I-95 bridge over Rappahannock River aims to smooth commute in Fredericksburg

By Thursday morning, days before the busy Thanksgiving travel season, a second northbound bridge span will be carrying Interstate 95 traffic over the Rappahannock River, with the goal of easing congestion near Fredericksburg, Virginia.

Starting early Thursday, the Virginia Department of Transportation said one bridge will carry I-95 through-traffic, while the other bridge will carry local traffic to Exit 133, which is Route 17, toward Warrenton and Falmouth.

Click to watch VDOT’s simulation of the new northbound traffic pattern.

Drivers traveling northbound will need to make their lane decisions earlier with the pattern changes.

Motorists who plan to exit at Exit 133 — Route 17 — will need to stay right, soon after Exit 130 near Fall Hill Avenue, to join the local lanes.

Drivers planning to continue on I-95 north, or use 95 Express Lanes North, should stay on the left to remain on I-95, bypassing Exit 133.

Earlier construction on I-95 created separate local and through travel lanes for southbound I-95.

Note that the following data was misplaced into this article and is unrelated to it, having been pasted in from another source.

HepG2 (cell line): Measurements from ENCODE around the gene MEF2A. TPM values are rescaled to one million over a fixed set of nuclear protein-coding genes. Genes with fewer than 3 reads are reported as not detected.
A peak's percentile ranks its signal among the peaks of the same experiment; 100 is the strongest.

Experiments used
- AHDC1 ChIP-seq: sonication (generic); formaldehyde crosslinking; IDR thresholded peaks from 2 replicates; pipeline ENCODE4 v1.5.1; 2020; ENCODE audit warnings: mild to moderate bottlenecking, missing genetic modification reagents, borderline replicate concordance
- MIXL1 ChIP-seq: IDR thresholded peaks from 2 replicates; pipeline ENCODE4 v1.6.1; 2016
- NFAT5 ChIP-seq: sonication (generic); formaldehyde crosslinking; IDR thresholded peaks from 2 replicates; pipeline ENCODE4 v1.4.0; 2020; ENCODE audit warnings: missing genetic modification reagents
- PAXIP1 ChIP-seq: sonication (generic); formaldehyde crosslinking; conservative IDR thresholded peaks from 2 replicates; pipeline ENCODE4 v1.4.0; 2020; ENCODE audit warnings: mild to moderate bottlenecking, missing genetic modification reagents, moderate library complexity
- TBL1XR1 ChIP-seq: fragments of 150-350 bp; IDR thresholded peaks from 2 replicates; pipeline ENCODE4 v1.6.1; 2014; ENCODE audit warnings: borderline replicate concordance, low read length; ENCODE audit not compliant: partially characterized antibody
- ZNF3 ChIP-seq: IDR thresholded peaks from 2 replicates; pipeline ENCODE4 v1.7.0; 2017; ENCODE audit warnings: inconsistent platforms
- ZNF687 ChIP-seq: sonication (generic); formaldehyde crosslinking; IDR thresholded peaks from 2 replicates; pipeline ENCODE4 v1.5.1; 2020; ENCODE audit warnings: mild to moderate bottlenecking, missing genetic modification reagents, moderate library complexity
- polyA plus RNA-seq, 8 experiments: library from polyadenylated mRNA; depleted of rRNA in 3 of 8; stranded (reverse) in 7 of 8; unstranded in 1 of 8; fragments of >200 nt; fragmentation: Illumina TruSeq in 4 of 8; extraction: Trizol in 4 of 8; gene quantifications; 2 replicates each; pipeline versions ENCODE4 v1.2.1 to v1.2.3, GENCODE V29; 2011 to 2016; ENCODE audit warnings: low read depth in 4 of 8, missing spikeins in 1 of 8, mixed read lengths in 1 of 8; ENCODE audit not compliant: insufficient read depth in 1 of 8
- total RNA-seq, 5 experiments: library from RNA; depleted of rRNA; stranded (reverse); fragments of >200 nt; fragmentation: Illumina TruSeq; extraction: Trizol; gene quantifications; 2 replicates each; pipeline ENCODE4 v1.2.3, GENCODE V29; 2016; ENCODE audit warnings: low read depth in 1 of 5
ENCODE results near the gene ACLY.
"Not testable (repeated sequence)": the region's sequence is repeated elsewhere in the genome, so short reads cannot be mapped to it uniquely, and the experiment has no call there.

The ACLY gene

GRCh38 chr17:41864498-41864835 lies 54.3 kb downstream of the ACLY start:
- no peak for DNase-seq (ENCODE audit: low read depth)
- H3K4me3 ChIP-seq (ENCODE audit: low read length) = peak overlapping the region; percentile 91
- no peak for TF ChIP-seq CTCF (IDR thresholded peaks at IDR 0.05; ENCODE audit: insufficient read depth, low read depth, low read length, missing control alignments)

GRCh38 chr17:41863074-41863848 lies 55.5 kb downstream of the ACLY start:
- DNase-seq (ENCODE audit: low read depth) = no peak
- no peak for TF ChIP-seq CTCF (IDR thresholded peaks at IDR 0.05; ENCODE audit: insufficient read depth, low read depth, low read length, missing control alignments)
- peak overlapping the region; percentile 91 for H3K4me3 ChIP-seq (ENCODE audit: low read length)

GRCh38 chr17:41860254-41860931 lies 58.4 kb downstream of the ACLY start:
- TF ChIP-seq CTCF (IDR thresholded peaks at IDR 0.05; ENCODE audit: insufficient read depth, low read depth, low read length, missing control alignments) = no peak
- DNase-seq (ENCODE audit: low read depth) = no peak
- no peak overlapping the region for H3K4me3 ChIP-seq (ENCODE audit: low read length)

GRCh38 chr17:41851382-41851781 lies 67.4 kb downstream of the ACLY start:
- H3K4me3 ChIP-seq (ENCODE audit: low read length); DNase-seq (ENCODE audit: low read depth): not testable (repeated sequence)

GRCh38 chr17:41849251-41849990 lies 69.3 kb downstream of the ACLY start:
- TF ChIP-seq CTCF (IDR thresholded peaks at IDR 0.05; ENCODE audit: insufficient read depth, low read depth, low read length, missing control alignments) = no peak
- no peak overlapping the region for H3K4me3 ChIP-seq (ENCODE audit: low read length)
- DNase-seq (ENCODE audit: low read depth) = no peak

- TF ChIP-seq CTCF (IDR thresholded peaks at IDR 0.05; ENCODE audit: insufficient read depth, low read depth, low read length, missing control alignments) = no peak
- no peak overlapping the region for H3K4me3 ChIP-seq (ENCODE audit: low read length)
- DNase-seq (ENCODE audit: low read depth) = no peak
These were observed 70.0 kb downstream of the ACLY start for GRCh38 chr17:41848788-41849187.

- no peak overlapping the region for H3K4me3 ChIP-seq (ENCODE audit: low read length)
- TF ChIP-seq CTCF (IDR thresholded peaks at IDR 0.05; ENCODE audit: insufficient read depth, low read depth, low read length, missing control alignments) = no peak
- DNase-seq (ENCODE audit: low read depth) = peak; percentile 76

Construction on the northbound project is expected to be finished by spring 2024.

When the five-year, $264 million project in the Fredericksburg area is completed, there will be a total of 12 lanes of I-95 spanning the river.

According to VDOT, nearly 150,000 vehicles per day travel along I-95 in the Fredericksburg region.

Expect traffic delays Tuesday and Wednesday evenings

Northbound I-95 travelers can anticipate evening delays beginning Tuesday to move traffic into the new pattern, VDOT said.

I-95 will be reduced to a single lane starting before exit 130 (Route 3) and continuing north through the exit 133 interchange area between 8 p.m. Tuesday and 4:30 a.m. Wednesday, according to VDOT’s website.

The next night, Wednesday into Thursday, I-95 will be reduced to two lanes starting before exit 130 (Route 3) and continuing north to the Cowan Boulevard overpass.

Weather permitting, VDOT expects that by 4:30 a.m. on Thursday, all six northbound lanes across the river will be open to traffic.

Neal Augenstein

Neal Augenstein has been a reporter at WTOP since 1997. Through the years, Neal has covered many of the crimes and trials that have gripped the region. Neal's been pleased to receive awards over the years for hard news, feature reporting, use of sound and sports.

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